Microsoft Gets Off Its Soapbox

    March 23, 2007

In a surprising announcement, Microsoft has temporarily shut down access to its video sharing site. Still operating in public beta, Soapbox was poised to be Microsoft’s answer to YouTube in the real of user generated and submitted video.

After entering an alliance with News Corp. and NBC, however, Microsoft is perhaps moving Soapbox further down on its list of priorities.

The official word coming out of Redmond is that the site was closed down until the Soapbox team could develop better measures of detecting and purging copyrighted content. Some would have you believe that Microsoft is taking the moral high ground with a move like, but there are other factors to consider here.

CNET’s Greg Sandoval raises an interesting point:

Microsoft stood to be embarrassed by the existence of pirated work on Soapbox. There was a real possibility that the company could have found itself distributing video from News Corp. and NBC Universal, at the same time another one of its units was hosting material stolen from those same companies.

Taking the speculation a bit further, could it be perhaps that Microsoft had to agree to more stringent copyright protections in order to get in on the NBC/News Corp. video deal? Obviously that’s pure conjecture, but the timing of the events seems hardly coincidental.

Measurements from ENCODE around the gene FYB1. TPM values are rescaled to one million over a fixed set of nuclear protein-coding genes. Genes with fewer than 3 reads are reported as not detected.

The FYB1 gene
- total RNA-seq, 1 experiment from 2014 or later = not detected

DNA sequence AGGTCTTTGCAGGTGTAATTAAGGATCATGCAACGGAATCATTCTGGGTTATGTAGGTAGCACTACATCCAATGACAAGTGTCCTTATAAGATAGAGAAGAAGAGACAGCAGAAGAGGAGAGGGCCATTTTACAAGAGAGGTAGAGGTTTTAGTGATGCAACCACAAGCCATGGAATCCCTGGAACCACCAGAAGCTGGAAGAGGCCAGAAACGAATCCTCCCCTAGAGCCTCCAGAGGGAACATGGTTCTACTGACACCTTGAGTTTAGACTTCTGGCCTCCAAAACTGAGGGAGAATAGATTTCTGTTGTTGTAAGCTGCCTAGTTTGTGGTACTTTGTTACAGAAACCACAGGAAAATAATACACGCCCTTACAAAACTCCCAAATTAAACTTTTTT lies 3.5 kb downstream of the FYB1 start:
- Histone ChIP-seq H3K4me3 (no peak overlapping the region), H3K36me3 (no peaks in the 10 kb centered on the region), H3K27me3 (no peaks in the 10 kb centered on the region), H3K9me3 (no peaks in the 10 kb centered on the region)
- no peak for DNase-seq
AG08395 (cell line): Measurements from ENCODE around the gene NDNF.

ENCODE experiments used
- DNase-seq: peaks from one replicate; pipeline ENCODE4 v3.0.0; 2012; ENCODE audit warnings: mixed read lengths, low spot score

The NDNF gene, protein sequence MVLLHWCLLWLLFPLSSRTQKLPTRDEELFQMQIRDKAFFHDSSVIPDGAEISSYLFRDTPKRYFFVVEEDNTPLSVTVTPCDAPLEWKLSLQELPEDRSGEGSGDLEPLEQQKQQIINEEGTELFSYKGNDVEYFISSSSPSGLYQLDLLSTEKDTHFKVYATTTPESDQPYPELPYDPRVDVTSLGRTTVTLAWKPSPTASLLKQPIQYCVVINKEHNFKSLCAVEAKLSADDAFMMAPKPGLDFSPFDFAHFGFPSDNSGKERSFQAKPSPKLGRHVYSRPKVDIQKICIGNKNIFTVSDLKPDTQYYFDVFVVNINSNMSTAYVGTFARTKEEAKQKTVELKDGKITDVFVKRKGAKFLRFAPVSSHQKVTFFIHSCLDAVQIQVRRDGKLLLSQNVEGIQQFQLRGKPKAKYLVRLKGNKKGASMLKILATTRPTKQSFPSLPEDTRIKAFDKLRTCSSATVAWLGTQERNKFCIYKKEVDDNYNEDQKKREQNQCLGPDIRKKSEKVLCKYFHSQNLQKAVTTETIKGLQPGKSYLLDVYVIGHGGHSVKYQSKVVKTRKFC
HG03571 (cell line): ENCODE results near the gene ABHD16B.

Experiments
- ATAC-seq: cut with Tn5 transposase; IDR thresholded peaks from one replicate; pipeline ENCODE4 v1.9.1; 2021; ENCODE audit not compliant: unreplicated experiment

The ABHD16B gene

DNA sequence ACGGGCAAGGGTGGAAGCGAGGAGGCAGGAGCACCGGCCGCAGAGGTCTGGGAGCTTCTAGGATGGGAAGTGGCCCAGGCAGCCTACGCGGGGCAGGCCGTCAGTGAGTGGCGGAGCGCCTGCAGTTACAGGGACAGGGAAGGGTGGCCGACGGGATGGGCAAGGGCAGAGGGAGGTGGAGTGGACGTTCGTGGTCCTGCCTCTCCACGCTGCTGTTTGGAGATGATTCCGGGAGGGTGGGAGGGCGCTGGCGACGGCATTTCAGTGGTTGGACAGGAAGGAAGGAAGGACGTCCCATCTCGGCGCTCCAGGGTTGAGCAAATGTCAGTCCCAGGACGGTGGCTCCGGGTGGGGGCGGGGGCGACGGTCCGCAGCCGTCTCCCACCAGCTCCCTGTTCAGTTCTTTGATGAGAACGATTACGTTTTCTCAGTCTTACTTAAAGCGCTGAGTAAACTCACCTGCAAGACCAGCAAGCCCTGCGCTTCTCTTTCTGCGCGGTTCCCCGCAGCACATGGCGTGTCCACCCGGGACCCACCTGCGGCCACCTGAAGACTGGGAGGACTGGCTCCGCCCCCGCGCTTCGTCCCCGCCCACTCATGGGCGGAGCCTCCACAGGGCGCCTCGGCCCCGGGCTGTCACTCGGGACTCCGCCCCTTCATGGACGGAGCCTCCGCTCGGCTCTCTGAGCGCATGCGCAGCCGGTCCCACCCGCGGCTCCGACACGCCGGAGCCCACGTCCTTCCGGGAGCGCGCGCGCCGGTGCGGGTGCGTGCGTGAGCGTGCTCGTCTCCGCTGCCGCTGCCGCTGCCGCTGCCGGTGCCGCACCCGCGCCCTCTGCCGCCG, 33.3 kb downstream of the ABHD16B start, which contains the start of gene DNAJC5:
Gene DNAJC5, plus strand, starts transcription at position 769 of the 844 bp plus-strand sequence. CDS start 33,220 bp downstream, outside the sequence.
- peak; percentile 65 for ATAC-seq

Nonetheless, it’s definitely a safe move for Microsoft. The last thing the company needs is to get involved in a legal brouhaha similar to the one that Google and YouTube currently find themselves wrapped up in. By aligning themselves with this new online video conglomerate, the company has the opportunity to get a piece of the revenue pie without risking legal backlash from a spurned content provider.

So, I wouldn’t expect to see Soapbox come back anytime soon. And when it does, expect it to be locked down tighter than Fort Knox.